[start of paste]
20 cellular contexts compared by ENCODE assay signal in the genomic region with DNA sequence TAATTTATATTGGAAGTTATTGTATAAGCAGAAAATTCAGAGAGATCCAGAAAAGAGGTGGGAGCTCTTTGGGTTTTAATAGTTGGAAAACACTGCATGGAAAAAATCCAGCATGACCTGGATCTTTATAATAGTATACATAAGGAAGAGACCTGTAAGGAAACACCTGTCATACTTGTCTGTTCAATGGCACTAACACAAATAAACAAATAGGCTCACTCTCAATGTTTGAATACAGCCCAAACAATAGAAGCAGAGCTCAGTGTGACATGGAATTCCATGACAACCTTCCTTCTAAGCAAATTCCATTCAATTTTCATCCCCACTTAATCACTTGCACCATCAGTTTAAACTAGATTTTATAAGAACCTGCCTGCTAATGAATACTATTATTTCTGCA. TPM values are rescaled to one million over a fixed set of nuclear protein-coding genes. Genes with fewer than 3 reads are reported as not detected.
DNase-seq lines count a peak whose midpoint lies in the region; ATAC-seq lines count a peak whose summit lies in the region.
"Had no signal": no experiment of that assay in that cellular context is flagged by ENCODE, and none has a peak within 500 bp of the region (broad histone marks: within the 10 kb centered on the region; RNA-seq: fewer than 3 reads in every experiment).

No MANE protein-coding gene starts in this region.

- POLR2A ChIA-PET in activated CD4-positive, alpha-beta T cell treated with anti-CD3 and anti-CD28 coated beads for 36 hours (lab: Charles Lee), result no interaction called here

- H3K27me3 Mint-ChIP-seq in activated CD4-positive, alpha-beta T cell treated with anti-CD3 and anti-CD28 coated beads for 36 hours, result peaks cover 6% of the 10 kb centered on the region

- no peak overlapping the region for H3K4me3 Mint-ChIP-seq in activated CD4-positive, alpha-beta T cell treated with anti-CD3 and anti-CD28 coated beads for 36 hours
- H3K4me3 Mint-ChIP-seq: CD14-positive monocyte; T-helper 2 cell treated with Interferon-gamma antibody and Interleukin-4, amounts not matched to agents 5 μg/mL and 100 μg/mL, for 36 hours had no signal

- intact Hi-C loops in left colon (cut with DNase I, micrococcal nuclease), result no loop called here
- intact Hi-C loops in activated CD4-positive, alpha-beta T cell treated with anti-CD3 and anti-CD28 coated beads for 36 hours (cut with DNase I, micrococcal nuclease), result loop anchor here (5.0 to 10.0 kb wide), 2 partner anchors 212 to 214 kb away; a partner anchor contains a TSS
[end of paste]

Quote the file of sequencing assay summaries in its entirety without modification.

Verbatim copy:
20 cellular contexts compared by ENCODE assay signal in the genomic region with DNA sequence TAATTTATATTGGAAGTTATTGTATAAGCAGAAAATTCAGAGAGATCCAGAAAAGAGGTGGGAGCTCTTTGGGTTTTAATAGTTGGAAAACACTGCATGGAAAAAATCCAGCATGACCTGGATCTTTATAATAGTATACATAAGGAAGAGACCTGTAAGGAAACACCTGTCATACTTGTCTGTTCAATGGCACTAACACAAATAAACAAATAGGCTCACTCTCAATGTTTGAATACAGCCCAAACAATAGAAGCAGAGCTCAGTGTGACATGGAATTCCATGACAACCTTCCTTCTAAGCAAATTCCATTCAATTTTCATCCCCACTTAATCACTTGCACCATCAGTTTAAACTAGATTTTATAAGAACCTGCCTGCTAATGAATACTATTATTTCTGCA. TPM values are rescaled to one million over a fixed set of nuclear protein-coding genes. Genes with fewer than 3 reads are reported as not detected.
DNase-seq lines count a peak whose midpoint lies in the region; ATAC-seq lines count a peak whose summit lies in the region.
"Had no signal": no experiment of that assay in that cellular context is flagged by ENCODE, and none has a peak within 500 bp of the region (broad histone marks: within the 10 kb centered on the region; RNA-seq: fewer than 3 reads in every experiment).

No MANE protein-coding gene starts in this region.

- POLR2A ChIA-PET in activated CD4-positive, alpha-beta T cell treated with anti-CD3 and anti-CD28 coated beads for 36 hours (lab: Charles Lee), result no interaction called here

- H3K27me3 Mint-ChIP-seq in activated CD4-positive, alpha-beta T cell treated with anti-CD3 and anti-CD28 coated beads for 36 hours, result peaks cover 6% of the 10 kb centered on the region

- no peak overlapping the region for H3K4me3 Mint-ChIP-seq in activated CD4-positive, alpha-beta T cell treated with anti-CD3 and anti-CD28 coated beads for 36 hours
- H3K4me3 Mint-ChIP-seq: CD14-positive monocyte; T-helper 2 cell treated with Interferon-gamma antibody and Interleukin-4, amounts not matched to agents 5 μg/mL and 100 μg/mL, for 36 hours had no signal

- intact Hi-C loops in left colon (cut with DNase I, micrococcal nuclease), result no loop called here
- intact Hi-C loops in activated CD4-positive, alpha-beta T cell treated with anti-CD3 and anti-CD28 coated beads for 36 hours (cut with DNase I, micrococcal nuclease), result loop anchor here (5.0 to 10.0 kb wide), 2 partner anchors 212 to 214 kb away; a partner anchor contains a TSS